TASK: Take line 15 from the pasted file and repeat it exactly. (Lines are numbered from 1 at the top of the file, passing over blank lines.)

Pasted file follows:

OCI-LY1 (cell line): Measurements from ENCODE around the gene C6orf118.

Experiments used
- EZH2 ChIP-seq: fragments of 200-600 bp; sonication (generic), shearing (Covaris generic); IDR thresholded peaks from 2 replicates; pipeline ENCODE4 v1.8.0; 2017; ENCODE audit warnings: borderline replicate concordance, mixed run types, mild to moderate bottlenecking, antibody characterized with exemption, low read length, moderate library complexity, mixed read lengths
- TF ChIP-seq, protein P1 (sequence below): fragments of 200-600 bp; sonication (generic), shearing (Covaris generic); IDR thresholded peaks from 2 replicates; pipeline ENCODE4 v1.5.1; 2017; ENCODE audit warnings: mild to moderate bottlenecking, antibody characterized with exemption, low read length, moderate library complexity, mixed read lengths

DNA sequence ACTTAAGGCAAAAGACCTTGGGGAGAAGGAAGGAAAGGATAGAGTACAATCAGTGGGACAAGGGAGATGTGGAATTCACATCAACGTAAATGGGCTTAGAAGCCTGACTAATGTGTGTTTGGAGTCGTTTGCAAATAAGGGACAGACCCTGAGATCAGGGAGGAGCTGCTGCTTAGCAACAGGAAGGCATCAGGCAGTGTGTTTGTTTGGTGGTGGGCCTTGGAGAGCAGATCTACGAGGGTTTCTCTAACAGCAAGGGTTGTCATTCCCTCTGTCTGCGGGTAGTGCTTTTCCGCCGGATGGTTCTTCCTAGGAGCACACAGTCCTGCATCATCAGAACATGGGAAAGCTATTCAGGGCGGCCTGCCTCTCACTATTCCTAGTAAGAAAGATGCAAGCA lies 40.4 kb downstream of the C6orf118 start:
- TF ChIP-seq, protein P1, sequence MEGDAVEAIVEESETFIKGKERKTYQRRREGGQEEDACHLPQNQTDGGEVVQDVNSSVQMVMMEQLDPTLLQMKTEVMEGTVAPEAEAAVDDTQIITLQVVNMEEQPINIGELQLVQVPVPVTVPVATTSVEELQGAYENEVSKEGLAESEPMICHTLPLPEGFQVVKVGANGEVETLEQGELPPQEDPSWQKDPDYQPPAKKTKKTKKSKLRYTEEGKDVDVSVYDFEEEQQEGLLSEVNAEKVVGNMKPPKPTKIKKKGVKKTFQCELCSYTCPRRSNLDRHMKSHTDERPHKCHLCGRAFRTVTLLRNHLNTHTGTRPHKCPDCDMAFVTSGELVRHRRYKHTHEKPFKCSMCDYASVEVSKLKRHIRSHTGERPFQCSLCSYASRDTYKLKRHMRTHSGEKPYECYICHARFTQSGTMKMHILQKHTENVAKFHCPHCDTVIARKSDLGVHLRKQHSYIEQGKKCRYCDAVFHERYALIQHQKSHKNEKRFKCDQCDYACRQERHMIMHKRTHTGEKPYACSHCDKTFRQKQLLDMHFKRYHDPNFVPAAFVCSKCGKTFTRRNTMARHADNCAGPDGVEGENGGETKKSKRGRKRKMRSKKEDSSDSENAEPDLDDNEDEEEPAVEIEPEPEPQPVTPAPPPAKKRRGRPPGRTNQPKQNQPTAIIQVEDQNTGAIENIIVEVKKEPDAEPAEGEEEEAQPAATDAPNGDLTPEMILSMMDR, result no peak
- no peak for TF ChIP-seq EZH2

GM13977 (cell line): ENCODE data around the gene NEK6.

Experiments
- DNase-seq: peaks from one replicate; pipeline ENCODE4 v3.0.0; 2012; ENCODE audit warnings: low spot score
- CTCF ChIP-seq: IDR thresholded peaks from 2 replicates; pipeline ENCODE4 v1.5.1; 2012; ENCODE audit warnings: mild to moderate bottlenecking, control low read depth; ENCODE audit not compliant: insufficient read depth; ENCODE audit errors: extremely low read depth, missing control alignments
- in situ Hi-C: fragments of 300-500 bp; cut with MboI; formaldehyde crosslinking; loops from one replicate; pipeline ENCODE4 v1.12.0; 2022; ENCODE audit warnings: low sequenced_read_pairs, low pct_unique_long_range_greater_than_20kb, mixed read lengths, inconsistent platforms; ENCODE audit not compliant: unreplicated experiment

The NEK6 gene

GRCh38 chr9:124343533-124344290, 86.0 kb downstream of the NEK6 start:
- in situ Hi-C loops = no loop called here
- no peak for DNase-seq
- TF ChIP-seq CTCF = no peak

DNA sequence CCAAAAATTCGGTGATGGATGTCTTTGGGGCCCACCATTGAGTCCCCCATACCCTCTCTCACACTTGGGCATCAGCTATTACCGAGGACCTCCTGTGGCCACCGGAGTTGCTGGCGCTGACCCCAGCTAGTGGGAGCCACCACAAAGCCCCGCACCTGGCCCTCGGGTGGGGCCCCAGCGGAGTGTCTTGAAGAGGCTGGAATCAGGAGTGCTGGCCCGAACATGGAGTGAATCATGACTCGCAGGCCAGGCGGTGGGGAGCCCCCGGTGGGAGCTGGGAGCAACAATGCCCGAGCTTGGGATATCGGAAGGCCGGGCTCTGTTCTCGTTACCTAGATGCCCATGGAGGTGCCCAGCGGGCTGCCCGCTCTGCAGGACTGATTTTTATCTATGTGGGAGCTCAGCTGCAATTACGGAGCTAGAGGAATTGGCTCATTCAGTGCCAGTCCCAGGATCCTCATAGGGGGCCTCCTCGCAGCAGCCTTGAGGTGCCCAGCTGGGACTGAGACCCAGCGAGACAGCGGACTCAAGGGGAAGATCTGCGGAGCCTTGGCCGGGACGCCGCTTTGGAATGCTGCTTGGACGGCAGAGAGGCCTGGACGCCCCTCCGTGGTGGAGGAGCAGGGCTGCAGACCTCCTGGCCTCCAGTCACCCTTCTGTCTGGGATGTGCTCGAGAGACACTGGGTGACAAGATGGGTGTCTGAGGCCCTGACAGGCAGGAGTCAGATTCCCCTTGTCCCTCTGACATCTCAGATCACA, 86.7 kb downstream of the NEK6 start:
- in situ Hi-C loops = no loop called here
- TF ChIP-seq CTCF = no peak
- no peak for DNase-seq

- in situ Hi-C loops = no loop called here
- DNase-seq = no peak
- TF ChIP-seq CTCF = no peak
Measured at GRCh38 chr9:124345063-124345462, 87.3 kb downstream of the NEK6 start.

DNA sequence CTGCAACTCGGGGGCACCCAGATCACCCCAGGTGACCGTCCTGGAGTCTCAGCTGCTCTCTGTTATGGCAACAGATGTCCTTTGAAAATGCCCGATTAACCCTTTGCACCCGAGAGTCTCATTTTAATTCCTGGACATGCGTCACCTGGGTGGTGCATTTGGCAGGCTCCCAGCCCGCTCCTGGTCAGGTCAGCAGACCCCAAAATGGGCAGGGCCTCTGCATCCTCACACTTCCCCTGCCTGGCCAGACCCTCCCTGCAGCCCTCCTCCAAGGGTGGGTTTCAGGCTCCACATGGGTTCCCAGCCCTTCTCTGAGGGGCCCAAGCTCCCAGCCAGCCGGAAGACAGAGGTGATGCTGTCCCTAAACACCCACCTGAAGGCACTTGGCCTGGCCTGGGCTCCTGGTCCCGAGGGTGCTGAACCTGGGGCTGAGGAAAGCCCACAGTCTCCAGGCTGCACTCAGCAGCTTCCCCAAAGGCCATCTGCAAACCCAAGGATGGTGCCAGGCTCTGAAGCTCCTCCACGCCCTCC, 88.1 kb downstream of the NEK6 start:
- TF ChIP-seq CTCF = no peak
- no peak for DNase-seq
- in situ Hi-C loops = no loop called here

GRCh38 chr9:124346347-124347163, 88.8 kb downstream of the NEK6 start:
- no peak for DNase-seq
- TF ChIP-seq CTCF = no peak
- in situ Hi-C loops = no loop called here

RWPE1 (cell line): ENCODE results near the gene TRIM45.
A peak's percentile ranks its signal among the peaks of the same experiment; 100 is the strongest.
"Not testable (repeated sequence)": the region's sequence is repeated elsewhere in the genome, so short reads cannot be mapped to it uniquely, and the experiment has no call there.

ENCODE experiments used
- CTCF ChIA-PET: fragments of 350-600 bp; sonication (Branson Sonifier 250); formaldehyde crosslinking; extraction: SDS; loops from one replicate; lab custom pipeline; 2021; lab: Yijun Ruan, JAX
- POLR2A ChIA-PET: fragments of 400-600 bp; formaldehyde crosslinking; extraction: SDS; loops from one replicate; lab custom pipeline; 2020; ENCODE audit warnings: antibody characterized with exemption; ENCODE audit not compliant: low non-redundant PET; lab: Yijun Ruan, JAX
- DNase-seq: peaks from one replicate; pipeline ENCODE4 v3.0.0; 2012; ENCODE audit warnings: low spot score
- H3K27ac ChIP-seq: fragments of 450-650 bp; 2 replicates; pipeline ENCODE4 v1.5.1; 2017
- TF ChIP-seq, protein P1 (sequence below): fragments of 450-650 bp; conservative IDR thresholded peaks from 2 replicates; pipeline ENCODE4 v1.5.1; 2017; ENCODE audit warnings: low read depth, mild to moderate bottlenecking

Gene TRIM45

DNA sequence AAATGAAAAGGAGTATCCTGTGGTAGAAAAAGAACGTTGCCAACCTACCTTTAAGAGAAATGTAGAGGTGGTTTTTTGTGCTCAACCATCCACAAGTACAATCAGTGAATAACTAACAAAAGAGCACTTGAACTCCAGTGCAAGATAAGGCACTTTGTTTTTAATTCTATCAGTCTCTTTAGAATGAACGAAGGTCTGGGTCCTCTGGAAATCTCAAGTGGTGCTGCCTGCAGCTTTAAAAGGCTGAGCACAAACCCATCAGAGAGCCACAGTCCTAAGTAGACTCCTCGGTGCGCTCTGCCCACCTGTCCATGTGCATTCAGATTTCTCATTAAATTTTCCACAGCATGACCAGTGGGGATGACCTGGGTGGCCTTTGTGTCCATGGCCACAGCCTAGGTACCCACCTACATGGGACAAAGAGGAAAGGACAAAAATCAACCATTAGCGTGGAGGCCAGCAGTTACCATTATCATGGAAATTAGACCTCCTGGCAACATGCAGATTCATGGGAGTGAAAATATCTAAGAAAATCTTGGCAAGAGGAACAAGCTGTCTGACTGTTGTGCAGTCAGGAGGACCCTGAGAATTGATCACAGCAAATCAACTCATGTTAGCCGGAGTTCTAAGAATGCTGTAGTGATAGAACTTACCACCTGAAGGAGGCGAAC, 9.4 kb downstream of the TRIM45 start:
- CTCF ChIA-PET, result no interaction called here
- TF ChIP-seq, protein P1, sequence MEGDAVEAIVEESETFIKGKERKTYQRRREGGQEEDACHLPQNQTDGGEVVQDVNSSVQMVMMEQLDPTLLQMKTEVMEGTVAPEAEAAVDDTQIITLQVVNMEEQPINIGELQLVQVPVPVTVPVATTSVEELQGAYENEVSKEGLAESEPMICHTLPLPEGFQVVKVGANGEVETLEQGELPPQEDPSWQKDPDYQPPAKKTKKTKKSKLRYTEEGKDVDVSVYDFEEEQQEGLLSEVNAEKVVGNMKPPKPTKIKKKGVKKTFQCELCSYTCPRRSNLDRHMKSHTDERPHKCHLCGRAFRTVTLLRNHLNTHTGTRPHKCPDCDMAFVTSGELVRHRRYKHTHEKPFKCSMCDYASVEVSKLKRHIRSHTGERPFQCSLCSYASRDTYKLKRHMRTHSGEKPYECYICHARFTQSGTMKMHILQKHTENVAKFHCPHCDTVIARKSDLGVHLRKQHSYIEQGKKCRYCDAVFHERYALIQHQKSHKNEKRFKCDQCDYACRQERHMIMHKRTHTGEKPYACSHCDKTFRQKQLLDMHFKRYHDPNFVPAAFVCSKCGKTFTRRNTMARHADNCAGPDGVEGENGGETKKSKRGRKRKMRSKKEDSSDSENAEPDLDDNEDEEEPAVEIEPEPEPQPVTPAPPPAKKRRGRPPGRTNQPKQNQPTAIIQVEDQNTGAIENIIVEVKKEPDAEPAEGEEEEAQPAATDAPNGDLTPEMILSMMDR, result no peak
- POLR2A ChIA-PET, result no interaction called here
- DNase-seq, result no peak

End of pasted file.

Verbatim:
- in situ Hi-C loops = no loop called here